Children’s Theater of War
The Myriopticon, A Historical Panorama of the Rebellion, Springfield, Massachusetts: Milton Bradley & Co., 1866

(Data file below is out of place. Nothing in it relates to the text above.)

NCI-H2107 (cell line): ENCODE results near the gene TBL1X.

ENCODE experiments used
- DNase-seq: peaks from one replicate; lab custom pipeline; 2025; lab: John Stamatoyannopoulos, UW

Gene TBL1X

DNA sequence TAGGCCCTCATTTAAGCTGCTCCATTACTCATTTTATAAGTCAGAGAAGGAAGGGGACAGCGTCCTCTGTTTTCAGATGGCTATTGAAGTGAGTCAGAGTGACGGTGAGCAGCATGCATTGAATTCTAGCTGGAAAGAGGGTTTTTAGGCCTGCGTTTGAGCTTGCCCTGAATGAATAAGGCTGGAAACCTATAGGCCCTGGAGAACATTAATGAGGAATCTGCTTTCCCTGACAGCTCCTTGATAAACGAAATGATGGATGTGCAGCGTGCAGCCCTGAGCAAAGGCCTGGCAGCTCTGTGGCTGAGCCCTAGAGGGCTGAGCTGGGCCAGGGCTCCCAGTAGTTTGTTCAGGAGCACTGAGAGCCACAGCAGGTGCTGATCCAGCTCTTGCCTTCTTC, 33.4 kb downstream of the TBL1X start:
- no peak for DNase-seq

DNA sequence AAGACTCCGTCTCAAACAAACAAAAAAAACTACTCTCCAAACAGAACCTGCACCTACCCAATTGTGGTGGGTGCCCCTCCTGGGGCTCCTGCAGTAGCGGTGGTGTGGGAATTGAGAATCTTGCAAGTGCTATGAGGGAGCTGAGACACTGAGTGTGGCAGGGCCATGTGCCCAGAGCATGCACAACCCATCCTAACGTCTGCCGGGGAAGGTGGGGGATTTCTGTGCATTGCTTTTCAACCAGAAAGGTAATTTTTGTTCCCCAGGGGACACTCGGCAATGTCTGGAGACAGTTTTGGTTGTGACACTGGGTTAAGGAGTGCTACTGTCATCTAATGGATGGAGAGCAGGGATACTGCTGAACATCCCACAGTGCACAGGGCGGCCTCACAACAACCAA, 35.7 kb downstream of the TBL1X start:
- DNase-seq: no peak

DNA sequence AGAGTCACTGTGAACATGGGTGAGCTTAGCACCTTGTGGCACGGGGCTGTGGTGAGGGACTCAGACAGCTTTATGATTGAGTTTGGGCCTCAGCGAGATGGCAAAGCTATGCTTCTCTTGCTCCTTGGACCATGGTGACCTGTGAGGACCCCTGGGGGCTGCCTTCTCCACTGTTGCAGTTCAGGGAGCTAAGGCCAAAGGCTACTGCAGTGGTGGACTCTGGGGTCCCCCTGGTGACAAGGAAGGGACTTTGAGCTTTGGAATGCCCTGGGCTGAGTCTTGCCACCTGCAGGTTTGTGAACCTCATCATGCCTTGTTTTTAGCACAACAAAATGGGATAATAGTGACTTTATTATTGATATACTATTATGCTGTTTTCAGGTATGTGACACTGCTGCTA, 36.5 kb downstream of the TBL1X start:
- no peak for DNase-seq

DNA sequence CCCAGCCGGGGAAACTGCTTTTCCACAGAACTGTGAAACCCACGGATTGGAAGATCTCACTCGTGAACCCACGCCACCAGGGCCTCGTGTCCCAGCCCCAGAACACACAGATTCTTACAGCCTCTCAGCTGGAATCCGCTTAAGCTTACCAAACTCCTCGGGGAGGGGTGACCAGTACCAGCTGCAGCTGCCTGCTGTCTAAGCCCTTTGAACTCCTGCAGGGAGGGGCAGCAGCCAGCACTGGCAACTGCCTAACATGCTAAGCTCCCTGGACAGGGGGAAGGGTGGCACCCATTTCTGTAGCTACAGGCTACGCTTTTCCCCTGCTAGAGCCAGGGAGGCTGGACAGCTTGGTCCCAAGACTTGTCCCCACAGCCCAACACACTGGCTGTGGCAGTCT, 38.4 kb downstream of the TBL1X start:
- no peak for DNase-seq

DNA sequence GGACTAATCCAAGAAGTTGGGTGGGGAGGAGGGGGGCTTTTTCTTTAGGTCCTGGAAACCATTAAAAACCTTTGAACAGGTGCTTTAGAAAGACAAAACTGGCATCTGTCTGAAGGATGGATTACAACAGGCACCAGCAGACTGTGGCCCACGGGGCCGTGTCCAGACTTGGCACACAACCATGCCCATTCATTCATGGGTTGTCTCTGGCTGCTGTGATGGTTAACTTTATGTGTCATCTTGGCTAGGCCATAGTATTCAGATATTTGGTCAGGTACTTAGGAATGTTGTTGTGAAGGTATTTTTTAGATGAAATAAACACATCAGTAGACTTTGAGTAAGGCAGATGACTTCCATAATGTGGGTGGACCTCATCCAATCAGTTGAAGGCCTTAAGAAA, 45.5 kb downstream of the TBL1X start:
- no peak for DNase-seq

One year after the battles ended, American children could watch the Civil War in the comfort of their homes. Milton Bradley, a lithographer turned game inventor, began to market a small-scale panorama that retold the story of the Confederate rebellion and its defeat. With this pre-cinematic device, families could scroll through 22 scenes lit with a candle, while reading aloud a narrative. This pretend theater even had tickets and a broadside, which, along with the narrative, are lacking in the LMU copy. Intended to both edify and entertain, some images were violent and heroic, like the Battle of Fredricksburg, displayed here; other scenes were more light-hearted and comical. But with its bloody tales of the Union path to victory, and emphasis on the military components of war, the Myriopticon particularly appealed to the curiosity of middle-class boys. As historian James Marten has described, such amusements contributed to the “war culture” that shaped children’s perceptions and memory of the conflict.